G. Gamow (1928) "Zur Quantentheorie des Atomkernes" (On the quantum theory of the atomic nucleus), Zeitschrift für Physik, vol. 51, pages 204-212.

12.2. Droplet model.

12.3. Nuclear quantum numbers.

12.4. Magic nuclei.

12.5. Isospin.

12.6. Yukawa theory.

13. Plasma Physics

13.1. Magnetohydrodynamics.

13.2. Alfvén waves.

14. Advanced Mathematics

14.1. Group theory, and the linear representations of groups.

14.2. Lie group theory.

14.3. Vectors and tensors.

14.4. More techniques to solve (partial) differential and integral equations.

14.5. Extremum principle and approximation techniques based on that.

14.6. Difference equations.

14.7. Generating functions.

14.8. Hilbert space.

14.9. Introduction to the functional integral.

15. Special Relativity

These annotations are based on `http://jacobi.luc.edu/index.html` and `http://jacobi.luc.edu/Useful.html` i.e., the website of Prof. Robert A. McNees

Spacetime coordinates, 4-vectors, metric tensor \(g_{\mu\nu}\), etc:

Spacetime is any mathematical model which fuses the three dimensions of space and the one dimension of time into a single four-dimensional continuum, within of special relativity it relies on the Minkowski geometry.

15.1. 4-vectors.

In relativistic expressions four-vectors are written as

\[ A^{\mu} = (A_0, \vec{A}) = (A_0, A^1, A^2, A^3). \]

Four-vectors with superscript are called contravariant vectors (regarded as a column vector). Covariant vectors, denoted by subscript are defined as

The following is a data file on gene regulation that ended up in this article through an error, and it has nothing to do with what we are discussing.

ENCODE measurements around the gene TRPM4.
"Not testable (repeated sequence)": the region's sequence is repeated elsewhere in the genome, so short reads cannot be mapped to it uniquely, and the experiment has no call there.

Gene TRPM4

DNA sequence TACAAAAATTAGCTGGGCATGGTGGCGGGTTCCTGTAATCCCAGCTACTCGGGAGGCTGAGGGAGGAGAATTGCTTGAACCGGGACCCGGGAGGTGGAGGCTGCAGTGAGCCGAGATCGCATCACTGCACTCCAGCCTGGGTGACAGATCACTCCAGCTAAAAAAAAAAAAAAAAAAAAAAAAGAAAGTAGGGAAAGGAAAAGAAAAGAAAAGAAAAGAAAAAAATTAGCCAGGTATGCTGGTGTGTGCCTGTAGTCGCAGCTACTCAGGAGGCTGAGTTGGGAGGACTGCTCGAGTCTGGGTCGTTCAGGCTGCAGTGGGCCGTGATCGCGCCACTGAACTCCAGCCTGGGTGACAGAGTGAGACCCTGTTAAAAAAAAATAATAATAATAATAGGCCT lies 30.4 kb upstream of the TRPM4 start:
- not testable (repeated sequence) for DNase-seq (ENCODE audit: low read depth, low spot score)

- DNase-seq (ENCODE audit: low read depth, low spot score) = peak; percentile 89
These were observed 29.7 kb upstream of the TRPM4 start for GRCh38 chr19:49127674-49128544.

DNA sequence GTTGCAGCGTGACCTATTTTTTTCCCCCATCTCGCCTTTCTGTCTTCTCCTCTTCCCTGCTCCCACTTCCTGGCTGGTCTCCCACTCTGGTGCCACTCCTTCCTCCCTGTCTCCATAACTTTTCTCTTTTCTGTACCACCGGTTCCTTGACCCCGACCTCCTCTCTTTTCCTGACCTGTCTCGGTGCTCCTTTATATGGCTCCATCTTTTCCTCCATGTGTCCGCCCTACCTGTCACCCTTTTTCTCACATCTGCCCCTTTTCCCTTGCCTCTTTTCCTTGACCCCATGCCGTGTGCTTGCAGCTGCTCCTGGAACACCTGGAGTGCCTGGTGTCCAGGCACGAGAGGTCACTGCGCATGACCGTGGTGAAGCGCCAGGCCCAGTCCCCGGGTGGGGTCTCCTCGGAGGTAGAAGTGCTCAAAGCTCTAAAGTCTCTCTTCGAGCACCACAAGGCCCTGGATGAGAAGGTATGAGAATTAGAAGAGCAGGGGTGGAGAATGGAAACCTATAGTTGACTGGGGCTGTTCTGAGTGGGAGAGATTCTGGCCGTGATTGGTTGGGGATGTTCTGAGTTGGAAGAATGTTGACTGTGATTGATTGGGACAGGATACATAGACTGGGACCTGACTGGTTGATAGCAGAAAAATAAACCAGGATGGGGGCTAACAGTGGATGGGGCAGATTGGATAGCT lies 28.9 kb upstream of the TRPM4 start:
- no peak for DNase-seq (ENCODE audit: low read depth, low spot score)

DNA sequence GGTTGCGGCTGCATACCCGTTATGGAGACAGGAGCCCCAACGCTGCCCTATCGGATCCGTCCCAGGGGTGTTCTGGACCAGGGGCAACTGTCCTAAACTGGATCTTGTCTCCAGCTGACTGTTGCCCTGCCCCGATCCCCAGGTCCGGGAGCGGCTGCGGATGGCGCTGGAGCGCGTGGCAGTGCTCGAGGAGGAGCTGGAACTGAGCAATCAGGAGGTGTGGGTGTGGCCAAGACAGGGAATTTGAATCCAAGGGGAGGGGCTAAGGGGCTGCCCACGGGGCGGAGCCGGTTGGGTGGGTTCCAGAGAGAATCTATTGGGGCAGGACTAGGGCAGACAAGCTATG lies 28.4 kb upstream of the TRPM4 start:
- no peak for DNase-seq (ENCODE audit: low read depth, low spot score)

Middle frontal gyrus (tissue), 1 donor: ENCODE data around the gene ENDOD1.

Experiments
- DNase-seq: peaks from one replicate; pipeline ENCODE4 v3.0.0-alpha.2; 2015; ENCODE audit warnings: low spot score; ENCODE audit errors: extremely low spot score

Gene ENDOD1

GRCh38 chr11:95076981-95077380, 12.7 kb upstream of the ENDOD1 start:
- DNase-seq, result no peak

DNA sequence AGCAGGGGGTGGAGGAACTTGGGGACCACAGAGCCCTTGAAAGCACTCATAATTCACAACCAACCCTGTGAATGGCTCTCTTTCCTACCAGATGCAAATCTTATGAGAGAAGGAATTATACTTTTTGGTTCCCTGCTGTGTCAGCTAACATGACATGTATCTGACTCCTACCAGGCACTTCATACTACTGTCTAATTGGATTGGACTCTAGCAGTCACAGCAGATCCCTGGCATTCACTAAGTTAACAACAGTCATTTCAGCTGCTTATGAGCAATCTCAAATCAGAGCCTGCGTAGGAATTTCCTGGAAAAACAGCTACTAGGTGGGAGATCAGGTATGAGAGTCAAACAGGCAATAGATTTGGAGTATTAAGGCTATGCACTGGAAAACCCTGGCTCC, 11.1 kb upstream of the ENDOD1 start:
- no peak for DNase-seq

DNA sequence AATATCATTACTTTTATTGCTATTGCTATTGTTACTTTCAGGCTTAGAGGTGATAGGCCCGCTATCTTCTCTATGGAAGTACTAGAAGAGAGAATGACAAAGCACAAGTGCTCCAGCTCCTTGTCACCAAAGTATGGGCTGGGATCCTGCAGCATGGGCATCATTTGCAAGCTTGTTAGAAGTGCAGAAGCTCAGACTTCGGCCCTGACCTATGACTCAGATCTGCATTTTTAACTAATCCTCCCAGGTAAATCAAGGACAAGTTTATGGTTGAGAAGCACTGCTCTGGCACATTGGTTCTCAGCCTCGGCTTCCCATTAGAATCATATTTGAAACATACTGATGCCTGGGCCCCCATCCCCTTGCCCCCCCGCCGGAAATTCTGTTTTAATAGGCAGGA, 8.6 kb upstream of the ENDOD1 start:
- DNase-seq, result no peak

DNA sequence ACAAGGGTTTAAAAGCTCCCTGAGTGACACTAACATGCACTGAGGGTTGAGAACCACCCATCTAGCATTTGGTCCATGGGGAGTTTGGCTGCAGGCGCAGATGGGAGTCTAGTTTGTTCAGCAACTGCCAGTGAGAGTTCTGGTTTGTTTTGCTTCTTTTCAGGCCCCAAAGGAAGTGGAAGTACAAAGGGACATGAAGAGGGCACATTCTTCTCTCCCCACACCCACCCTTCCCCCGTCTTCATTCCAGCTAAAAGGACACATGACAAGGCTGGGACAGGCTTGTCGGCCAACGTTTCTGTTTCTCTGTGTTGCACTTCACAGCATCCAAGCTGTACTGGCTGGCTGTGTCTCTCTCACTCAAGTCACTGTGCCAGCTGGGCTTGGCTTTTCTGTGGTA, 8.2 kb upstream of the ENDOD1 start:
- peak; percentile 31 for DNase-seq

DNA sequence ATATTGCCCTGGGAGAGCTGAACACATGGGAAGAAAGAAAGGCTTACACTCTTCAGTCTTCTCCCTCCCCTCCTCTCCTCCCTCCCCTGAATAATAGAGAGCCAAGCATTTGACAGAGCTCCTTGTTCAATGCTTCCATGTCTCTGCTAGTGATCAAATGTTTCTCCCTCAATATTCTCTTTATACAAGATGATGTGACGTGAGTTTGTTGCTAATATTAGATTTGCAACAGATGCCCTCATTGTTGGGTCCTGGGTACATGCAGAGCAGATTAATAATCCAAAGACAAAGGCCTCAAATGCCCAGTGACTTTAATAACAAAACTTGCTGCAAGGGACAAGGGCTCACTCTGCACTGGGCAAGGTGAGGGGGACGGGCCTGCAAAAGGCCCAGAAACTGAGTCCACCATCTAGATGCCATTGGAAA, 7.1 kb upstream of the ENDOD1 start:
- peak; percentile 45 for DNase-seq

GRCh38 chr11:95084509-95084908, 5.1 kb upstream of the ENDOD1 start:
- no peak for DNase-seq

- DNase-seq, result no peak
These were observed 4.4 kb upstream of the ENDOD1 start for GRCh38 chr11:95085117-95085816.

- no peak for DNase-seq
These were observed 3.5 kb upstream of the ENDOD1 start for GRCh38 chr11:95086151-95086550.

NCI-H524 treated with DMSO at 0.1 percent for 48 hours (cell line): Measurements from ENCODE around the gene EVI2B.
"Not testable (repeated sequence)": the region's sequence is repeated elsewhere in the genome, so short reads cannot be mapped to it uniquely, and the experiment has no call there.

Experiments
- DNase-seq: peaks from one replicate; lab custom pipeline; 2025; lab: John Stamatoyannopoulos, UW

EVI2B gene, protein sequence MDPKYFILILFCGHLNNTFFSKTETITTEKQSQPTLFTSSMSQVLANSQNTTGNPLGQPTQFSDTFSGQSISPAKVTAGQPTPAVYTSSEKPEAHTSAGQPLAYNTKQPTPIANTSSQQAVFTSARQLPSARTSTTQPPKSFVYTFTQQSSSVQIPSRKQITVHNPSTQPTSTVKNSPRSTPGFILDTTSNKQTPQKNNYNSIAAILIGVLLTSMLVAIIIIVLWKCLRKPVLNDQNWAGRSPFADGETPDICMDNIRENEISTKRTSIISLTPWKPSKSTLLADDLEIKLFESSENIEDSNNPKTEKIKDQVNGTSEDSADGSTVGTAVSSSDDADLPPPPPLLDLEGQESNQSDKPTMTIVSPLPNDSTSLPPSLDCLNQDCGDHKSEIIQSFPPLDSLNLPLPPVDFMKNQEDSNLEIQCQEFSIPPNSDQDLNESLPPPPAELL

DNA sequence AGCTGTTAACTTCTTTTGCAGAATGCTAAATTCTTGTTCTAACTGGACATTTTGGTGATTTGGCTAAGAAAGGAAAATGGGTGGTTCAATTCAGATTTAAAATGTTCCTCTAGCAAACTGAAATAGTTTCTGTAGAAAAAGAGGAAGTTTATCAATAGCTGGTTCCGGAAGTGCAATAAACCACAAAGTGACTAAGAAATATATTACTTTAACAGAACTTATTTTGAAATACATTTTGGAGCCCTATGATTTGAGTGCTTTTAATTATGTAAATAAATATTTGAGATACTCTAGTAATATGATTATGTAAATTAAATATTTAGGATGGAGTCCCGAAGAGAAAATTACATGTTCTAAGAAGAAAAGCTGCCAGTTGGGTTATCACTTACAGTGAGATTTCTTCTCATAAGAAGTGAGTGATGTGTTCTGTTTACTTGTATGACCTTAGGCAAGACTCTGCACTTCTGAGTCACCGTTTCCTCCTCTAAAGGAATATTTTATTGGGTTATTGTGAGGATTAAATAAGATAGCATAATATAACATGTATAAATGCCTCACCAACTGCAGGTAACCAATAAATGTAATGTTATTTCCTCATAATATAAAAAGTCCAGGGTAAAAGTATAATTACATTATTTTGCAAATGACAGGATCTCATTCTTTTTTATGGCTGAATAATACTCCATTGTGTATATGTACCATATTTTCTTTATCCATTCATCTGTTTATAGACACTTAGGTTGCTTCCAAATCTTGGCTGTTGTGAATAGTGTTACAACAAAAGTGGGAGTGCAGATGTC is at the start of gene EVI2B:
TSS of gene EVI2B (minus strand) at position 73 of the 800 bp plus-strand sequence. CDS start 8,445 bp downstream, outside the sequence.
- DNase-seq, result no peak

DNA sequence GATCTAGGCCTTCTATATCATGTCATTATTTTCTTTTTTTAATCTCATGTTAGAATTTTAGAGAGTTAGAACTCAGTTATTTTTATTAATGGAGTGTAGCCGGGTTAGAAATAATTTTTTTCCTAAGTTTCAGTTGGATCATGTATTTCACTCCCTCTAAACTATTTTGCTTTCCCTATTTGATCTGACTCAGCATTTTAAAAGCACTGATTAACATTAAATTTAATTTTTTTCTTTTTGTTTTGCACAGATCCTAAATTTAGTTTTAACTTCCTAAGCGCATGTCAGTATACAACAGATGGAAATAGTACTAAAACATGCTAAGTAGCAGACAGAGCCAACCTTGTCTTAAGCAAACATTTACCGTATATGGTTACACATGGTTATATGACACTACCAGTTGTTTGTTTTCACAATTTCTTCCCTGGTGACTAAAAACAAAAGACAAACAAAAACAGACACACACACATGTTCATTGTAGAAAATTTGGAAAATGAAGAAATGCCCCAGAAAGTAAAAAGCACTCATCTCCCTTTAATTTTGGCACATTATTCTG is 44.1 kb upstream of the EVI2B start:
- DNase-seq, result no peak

\[ A_{\mu} = g_{\mu\nu}A^{\nu}, \]

with the metric tensor \(g_{\mu\nu}\) that reads in Cartesian coordinates in Minkowski space.

\[ \eta_{\mu \nu}=\eta^{\mu \nu} = {\rm diag}(1, -1, -1, -1); \qquad \eta^{\mu}{ }_{\nu}=\delta^{\mu}{ }_{\nu} = {\rm diag}(1, 1, 1, 1) \]

Raising and lowering indices:

\[ A^{\mu}=\eta^{\mu \nu} A_{\nu}; \qquad A_{\mu}=\eta_{\mu \nu} A^{\nu}; \]

Einstein summation convention:

\[ A^{\mu}B_{\mu} = A^0B_0 + A^{1}B_{1} + A^2B_2 + A^3B_3 = A^0B^0 - \vec{A}\cdot\vec{B}. \]

The inverse of the metric tensor is given by

\[ g^{\mu\nu} = g_{\mu\nu}. \]

A scalar product of two four-vectors is then defined by

\[ A \cdot B = A_{\mu}B^{\mu} = A^{\mu}B_{\mu} = A^0B^0 - \vec{A}\cdot\vec{B}. \]

The invariant square of the four-vector is thus

\[ A^2 = A_{\mu}A^{\mu} = A_0^2 - \vec{A}^2. \]

15.1.1. Spacetime coordinates:

\[x^{\mu} = (x^0, \vec{x}) = (ct, \vec{x}); \qquad x_{\mu} = (ct, -\vec{x}); \qquad \vec{x} = (x^1, x^2, x^3) = (x, y, z); \]

15.1.2. Four-momentum:

\[ p^{\mu} = (E/c, \vec{p}); \qquad p_{\mu} = (E/c, -\vec{p}); \qquad p^{\mu} = (p^1, p^2, p^3) = (p_x, p_y, p_z); \]

15.1.3. Derivatives:

\[ \partial_{\mu} \equiv \frac{\partial}{\partial x^{\mu}} = \left(\frac{1}{c} \frac{\partial}{\partial t}, \vec\nabla\right); \qquad \partial^{\mu} \equiv \frac{\partial}{\partial x_{\mu}} = \left(\frac{1}{c} \frac{\partial}{\partial t}, -\vec\nabla\right); \]

15.1.4. Four-momentum operator

\[ \hat{P}^{\mu} = i\partial^{\mu}. \]

15.1.5. Lorentz-invariant d'Alembert operator

\[ \partial^{\mu}\partial_{\mu} = \frac{\partial^2}{\partial t^2} - \vec\nabla^2 = \Box. \]

15.1.6. Four-current

\[ j^{\mu} = (\rho, \vec{j}). \]

15.1.7. Electromagnetic potential

\[ A^{\mu} = (\phi, \vec{A}). \]

15.2. The Lorentz transformation.